1. When ordering drinks, remember that Slovaks count beginning with the thumb (1), then the thumb and index finger (2), and so on. If you raise your index finger to signify one beer, you may end up with a confused waiter bringing two.
2. ‘Na zdravie’ is equivalent to the English ‘cheers’, literally meaning ‘to health’. Before the first round, you are expected to clink glasses (štrngnúť) – at which point remember to make eye contact with your fellow clinker, and don’t cross the path of two other clinkers. Many Slovaks will first clink the top of their beer mugs, then the bottom, then the table in a choreographed pre-drink ritual. After the first round, it’s no longer necessary to štrngnúť.
3. On weekdays between about 11:00 and 14:00 many restaurants offer a daily menu (denné menu) with two or three alternative dishes. The price is usually between € 3 and € 5 and, as lunch is the main meal of the day for most Slovaks, it consists of soup, a main course and in some restaurants a non-alcoholic beverage and dessert is also included.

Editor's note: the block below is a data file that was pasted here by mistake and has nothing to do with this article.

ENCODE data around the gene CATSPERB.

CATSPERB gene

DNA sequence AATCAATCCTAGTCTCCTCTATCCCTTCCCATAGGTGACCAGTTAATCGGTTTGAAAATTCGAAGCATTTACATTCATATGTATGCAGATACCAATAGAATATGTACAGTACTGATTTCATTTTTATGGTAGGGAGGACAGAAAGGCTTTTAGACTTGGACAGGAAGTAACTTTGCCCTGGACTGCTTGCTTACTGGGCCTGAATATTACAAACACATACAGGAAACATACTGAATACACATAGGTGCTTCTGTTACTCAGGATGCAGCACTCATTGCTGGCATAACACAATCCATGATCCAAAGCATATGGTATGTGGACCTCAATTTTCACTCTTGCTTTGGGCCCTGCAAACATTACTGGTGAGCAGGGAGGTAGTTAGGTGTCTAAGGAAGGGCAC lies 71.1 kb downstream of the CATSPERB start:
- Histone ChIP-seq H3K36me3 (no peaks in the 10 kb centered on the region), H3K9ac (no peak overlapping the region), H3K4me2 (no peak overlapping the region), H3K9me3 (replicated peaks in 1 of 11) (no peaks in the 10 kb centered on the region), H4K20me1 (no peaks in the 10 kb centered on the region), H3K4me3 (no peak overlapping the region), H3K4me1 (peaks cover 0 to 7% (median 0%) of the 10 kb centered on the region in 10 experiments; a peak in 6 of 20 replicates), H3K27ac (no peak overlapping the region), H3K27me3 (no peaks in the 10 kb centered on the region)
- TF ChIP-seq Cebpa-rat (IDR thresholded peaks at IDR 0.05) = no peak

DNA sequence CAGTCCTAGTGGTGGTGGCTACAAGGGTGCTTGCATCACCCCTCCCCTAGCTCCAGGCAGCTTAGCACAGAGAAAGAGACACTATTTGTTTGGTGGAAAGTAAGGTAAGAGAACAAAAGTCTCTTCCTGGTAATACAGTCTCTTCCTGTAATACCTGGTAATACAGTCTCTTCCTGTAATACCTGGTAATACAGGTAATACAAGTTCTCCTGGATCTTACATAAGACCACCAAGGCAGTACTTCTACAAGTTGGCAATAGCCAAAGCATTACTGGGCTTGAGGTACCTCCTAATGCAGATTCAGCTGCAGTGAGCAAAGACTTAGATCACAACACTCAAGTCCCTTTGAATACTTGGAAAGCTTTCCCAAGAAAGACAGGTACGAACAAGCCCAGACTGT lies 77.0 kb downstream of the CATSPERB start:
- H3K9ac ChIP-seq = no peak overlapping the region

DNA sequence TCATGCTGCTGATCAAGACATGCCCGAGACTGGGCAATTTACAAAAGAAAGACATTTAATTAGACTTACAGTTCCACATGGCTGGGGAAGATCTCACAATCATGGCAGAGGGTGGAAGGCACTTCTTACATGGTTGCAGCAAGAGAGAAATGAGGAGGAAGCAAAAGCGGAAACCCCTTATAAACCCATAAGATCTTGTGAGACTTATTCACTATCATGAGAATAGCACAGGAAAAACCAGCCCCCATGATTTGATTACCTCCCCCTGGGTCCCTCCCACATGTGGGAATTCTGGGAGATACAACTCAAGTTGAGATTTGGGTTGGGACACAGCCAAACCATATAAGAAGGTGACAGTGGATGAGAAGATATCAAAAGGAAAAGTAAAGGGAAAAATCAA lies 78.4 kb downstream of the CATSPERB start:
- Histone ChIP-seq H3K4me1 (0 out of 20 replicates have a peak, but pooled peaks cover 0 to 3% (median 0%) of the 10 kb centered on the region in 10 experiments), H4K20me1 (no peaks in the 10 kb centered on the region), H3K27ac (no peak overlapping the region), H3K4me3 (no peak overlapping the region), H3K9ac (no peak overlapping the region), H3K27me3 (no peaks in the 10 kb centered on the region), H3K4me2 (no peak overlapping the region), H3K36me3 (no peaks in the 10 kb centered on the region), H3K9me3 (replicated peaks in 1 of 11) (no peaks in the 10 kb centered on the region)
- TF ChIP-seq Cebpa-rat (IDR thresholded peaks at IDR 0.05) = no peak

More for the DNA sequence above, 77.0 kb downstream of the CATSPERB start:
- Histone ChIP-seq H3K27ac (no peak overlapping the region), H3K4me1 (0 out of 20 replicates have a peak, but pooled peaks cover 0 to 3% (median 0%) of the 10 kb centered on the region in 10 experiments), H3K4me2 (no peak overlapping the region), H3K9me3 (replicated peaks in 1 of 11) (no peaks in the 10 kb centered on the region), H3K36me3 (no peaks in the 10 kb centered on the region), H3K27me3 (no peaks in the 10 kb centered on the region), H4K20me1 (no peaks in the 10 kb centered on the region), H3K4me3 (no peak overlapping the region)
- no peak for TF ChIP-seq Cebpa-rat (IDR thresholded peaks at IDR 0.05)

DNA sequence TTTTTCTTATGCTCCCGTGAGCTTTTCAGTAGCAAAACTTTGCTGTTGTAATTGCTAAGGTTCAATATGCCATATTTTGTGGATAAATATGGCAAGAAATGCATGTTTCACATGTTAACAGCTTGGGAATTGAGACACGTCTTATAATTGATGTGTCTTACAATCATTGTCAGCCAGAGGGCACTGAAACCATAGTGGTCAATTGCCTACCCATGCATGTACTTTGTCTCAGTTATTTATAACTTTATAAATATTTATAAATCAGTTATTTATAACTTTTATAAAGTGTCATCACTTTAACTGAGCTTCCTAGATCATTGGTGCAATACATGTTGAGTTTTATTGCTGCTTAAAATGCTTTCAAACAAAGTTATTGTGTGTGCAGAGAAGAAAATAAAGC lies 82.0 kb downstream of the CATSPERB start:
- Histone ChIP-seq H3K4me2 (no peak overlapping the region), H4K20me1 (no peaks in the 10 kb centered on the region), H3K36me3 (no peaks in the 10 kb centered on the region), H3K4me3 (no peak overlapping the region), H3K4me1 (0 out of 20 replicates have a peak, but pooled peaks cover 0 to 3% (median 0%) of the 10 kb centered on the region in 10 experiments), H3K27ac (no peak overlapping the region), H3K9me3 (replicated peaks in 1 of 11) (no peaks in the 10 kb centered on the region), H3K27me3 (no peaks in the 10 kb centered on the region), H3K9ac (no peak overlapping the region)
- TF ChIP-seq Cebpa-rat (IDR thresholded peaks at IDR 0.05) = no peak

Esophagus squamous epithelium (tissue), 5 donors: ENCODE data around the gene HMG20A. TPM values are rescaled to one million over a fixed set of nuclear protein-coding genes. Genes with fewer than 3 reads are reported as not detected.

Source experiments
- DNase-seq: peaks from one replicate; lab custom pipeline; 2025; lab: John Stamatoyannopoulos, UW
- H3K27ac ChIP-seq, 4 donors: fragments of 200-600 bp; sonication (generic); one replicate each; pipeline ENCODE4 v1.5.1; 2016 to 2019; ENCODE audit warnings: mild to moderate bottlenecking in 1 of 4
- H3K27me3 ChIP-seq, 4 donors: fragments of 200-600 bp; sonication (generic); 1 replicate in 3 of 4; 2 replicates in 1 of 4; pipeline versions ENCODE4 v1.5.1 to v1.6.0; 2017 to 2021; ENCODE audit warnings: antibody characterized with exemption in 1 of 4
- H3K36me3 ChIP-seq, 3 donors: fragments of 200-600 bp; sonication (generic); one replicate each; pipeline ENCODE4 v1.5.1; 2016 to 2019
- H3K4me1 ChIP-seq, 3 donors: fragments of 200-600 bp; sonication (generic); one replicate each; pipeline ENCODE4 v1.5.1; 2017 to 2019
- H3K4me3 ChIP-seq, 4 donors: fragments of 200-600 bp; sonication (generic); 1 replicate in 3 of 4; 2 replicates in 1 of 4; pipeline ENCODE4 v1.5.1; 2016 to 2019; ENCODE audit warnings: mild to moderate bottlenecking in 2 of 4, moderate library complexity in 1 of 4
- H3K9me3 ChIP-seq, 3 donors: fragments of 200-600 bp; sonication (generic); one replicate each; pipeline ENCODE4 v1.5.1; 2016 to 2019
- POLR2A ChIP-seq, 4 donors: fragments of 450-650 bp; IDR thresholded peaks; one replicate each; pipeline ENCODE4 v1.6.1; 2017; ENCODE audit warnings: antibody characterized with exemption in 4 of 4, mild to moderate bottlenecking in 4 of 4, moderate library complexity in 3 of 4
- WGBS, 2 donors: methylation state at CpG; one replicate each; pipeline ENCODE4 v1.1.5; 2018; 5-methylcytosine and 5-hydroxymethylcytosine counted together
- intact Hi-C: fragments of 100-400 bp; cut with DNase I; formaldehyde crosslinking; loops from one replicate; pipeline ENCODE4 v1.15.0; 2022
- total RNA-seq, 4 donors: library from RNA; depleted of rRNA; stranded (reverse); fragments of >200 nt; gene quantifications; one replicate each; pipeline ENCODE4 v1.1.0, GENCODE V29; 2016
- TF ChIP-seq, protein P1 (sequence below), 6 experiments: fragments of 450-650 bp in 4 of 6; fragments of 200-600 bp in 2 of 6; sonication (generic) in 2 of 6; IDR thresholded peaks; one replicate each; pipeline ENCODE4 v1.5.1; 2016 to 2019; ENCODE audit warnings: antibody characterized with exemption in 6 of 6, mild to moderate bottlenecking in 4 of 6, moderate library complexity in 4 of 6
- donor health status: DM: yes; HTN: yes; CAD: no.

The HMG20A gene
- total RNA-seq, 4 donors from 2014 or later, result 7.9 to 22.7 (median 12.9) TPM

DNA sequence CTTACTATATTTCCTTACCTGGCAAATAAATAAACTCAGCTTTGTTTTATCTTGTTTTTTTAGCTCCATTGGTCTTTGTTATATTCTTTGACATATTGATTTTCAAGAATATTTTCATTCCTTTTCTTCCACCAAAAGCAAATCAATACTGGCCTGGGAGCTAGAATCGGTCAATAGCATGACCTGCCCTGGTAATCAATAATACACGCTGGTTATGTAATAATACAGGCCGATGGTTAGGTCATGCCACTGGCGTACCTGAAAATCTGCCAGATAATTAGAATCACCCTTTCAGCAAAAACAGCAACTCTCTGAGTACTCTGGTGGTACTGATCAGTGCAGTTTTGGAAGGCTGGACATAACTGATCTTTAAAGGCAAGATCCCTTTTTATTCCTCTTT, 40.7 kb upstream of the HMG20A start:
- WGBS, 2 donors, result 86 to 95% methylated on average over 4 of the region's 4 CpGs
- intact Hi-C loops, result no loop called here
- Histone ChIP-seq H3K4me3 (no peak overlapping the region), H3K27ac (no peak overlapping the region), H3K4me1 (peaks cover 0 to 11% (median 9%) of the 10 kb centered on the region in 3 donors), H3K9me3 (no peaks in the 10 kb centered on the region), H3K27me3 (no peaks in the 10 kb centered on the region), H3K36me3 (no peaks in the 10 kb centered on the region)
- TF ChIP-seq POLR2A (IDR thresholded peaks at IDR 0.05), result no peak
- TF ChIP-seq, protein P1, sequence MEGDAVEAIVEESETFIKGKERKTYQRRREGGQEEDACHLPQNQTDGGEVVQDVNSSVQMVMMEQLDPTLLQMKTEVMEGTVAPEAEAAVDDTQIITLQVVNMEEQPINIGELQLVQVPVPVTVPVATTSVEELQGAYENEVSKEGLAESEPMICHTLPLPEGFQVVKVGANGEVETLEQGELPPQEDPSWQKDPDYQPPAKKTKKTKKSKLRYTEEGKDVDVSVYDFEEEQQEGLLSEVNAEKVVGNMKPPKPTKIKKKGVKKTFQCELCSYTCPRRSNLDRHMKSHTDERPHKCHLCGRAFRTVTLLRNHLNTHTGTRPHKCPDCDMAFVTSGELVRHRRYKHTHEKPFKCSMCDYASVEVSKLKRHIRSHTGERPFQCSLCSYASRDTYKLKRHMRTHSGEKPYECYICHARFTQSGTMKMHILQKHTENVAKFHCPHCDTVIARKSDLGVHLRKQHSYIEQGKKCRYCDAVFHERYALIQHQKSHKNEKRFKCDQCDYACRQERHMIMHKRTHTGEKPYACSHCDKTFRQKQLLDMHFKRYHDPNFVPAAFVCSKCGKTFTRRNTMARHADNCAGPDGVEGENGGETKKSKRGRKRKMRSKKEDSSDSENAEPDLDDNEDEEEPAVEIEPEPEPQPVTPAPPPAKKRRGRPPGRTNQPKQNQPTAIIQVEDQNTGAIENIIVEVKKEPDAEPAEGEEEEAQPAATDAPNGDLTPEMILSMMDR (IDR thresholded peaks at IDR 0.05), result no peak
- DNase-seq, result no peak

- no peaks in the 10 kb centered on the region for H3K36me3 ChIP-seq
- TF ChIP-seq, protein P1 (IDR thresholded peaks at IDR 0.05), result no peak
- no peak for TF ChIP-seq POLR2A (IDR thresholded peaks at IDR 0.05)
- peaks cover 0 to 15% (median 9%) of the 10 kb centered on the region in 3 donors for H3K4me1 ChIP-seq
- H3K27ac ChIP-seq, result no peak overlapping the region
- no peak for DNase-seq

4. If you’re a vegetarian be careful what you order. Even apparently innocuous dishes like cabbage soup tend to come with chunks of pork sausage bobbing around in them. Anyone who happens to like vegetables will also pine for fresh greens, which do not feature prominently in Slovak cuisine.
5. It’s not always service with a smile. Don’t take offence if your waiter or waitress fails to smile; it’s not personal. Customer service in many places in Slovakia hasn’t reached the levels it has in top tourist destinations.
6. There is no strict rule about tipping in Slovakia. Ten percent of the total is enough; 20 percent is too much. When handing your waiter the money, tell him how much you’d like to pay, not how much you’d like to receive back in change. Do the same if paying by credit card, or just leave the tip in cash. Some Slovaks only round up the bill; others calculate tips as 10 percent of the total.
9. May 2012 at 0:00 | Compiled by Spectator staff